• In order for a Transfer to exist, the disclosure of personal data must be between two separate entities (although intra-group disclosures of personal data may qualify); and
  • Even if a Transfer does not exist, there may still be risks to the processing, such as conflicting laws or government access in the applicable third country.  The Guidelines emphasise that a controller is still required to comply with the obligations set out in the GDPR, regardless of where the processing takes place.  The Guidelines note that a controller may determine that extensive security measures are required to proceed with the processing of personal data in the third country (even where a Transfer does not exist), or that the processing would not be lawful.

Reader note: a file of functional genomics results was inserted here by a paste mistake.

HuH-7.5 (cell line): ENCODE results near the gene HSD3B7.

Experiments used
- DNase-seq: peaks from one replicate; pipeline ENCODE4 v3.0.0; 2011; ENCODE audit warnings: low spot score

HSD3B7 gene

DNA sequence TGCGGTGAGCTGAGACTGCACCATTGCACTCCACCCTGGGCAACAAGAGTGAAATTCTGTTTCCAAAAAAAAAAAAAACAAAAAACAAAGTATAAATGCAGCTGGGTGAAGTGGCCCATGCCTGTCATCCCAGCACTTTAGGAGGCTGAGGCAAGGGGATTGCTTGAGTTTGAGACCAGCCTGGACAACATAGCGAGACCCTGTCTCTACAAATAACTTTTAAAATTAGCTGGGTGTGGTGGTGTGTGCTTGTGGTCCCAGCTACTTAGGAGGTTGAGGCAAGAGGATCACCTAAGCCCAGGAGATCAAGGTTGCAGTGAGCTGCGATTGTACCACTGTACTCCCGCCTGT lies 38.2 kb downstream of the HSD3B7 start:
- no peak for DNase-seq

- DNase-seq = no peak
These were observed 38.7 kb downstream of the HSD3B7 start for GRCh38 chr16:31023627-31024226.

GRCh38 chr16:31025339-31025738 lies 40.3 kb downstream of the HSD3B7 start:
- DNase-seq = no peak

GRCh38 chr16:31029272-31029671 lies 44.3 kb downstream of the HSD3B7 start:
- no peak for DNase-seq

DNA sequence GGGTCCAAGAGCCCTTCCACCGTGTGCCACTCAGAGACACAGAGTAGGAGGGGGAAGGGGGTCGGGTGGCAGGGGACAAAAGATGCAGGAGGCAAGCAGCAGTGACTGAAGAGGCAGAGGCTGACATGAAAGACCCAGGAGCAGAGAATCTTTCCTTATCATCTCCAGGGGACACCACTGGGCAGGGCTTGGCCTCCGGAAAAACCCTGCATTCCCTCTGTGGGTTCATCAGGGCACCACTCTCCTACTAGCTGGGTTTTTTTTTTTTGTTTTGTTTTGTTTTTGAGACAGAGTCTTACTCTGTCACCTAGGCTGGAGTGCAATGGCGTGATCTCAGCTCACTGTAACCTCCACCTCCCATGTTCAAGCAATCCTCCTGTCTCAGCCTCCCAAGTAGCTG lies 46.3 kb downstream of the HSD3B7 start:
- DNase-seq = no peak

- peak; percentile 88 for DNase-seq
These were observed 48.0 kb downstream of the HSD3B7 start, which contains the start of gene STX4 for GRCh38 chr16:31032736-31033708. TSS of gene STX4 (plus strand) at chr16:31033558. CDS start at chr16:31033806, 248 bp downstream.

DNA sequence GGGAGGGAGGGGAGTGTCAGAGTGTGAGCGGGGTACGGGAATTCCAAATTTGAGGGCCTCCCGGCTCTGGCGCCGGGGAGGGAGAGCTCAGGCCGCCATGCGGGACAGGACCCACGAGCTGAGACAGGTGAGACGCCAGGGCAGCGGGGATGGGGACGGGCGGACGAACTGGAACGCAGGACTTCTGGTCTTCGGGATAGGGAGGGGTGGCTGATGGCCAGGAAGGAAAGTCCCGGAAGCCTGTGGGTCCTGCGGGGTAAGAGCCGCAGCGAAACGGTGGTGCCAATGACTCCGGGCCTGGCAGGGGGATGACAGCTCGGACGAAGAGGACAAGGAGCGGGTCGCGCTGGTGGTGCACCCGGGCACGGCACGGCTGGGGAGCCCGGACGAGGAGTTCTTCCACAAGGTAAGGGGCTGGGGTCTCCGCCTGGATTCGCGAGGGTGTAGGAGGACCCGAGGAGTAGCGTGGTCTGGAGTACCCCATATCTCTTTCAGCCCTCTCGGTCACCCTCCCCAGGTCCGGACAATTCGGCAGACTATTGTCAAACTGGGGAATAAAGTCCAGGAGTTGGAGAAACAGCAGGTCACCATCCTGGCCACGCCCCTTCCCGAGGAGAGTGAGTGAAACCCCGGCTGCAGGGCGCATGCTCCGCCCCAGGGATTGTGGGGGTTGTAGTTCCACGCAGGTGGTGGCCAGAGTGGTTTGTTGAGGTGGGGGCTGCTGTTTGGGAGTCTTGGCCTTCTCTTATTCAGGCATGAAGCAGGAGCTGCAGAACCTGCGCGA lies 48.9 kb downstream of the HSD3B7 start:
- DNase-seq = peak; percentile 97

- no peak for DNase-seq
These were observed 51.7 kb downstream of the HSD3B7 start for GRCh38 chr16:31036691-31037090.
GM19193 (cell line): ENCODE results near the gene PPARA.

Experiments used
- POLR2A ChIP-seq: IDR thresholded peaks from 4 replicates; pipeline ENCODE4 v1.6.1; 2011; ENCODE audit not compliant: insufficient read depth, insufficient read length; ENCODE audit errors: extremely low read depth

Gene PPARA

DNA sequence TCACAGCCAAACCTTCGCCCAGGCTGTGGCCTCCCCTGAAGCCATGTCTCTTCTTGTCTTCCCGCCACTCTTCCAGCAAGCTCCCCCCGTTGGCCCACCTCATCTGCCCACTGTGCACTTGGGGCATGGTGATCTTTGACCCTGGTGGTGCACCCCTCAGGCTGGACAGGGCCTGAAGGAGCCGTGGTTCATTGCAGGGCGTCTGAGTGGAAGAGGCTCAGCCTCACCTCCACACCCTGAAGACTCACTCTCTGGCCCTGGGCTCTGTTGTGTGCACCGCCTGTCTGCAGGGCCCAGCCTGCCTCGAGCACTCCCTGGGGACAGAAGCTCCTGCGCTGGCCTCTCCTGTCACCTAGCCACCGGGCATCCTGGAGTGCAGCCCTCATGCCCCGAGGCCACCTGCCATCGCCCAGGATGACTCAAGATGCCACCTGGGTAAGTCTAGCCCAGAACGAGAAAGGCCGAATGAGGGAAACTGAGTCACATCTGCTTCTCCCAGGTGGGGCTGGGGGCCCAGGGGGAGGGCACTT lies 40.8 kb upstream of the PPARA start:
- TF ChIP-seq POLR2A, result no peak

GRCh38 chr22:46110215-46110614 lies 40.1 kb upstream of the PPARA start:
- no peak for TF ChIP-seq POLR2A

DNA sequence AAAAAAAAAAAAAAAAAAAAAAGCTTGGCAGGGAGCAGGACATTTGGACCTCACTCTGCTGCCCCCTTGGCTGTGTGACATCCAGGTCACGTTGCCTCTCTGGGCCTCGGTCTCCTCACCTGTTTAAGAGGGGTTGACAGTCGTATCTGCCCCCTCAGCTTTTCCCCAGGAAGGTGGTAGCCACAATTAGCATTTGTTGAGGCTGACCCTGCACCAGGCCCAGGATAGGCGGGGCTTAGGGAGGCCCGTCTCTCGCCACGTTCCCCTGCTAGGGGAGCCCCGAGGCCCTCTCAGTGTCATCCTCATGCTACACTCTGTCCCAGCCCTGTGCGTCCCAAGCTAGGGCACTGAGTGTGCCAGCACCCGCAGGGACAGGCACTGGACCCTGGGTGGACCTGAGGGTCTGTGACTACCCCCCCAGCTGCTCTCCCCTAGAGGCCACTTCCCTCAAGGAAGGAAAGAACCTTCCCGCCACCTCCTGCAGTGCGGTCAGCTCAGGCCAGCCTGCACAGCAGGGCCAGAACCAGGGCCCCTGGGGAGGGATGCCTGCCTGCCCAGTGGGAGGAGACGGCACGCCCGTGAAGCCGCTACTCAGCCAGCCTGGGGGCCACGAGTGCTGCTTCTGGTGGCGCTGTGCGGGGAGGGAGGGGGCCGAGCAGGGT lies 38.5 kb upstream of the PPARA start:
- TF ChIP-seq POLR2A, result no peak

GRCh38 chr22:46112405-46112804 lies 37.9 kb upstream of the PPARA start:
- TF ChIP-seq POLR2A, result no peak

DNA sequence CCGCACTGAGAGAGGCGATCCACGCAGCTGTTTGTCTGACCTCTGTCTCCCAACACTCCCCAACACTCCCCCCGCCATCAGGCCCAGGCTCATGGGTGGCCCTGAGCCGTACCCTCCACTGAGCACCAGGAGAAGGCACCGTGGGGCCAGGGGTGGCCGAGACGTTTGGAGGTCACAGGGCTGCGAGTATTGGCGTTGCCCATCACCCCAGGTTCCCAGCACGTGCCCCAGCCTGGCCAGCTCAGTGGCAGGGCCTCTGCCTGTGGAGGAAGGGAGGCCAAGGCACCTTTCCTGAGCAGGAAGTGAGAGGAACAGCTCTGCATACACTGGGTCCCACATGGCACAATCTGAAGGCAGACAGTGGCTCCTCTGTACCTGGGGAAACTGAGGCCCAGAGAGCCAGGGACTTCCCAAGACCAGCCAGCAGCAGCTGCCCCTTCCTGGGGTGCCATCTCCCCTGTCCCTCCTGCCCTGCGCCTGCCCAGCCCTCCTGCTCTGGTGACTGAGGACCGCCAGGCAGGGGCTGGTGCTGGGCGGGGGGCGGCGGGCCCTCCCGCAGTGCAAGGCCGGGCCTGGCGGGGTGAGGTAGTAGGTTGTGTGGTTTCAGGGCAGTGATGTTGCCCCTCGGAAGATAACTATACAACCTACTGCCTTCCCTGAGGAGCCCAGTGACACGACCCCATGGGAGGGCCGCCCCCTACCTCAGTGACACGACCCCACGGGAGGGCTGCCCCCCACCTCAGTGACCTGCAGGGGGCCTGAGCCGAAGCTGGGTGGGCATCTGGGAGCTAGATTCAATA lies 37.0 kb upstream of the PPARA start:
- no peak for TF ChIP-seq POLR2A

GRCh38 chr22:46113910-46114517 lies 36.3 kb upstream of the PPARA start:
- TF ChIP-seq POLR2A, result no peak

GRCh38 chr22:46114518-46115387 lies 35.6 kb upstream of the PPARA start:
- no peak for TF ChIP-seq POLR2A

3. Third country or international organisation

In relation to the final criterion, the Guidelines note that a Transfer will exist where the ‘importer’ is located in a third country or is an international organisation.  The Guidelines emphasise that a Transfer will exist in these circumstances, regardless of whether the processing falls within the scope of the GDPR.

Where a Transfer exists

If a controller or processor establishes that any particular processing satisfies the above three criteria, the Guidelines note that the controller or processor must comply with the provisions set out in Chapter V of the GDPR, and apply appropriate safeguards in order to continue to protect the personal data (as provided for in Articles 45, 46 and 49 of the GDPR).  The Guidelines stress that the appropriate safeguards will vary on a case-by-case basis.